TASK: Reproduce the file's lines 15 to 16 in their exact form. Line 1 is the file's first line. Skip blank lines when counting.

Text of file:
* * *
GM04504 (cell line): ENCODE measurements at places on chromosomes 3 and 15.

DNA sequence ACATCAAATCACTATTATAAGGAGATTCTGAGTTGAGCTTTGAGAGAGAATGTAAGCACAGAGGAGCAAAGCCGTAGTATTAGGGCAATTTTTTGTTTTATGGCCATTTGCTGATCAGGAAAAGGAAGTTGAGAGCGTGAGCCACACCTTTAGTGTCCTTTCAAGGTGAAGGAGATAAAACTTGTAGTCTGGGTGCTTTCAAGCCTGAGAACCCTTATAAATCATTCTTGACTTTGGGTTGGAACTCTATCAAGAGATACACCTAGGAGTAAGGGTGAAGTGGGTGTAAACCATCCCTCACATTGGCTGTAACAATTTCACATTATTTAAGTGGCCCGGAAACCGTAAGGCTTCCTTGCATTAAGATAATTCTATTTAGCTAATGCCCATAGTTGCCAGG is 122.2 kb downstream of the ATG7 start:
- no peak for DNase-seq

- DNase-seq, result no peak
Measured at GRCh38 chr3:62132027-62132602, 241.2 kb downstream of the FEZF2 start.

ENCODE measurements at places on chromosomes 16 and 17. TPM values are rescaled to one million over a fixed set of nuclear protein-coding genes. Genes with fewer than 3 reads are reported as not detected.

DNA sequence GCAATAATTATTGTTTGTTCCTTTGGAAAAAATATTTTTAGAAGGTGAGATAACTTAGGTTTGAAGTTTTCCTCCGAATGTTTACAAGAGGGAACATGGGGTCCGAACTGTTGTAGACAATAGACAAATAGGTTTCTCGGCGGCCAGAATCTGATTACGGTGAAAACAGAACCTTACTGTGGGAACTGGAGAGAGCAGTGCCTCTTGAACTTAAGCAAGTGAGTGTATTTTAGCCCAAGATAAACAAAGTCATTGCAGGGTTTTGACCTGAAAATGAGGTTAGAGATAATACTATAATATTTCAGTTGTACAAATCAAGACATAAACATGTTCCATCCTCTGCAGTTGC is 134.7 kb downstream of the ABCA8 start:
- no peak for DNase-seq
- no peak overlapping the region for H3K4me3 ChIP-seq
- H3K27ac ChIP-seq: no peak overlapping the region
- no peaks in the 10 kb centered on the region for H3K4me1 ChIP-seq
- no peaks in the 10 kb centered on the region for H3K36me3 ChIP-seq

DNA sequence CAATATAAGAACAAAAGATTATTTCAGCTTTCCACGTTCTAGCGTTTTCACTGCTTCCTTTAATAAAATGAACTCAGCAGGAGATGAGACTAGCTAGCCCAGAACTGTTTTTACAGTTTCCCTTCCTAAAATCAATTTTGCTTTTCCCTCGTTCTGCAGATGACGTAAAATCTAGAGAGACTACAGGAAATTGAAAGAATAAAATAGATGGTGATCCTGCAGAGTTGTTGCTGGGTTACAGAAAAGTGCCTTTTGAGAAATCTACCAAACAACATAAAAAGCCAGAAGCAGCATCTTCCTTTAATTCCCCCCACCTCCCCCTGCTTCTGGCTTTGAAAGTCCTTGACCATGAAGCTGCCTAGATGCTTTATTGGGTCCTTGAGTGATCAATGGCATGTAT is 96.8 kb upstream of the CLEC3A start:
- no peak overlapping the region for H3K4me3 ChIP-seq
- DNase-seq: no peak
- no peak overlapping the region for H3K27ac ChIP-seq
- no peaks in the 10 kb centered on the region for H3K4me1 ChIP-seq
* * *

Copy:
- DNase-seq: no peak
- no peak overlapping the region for H3K27ac ChIP-seq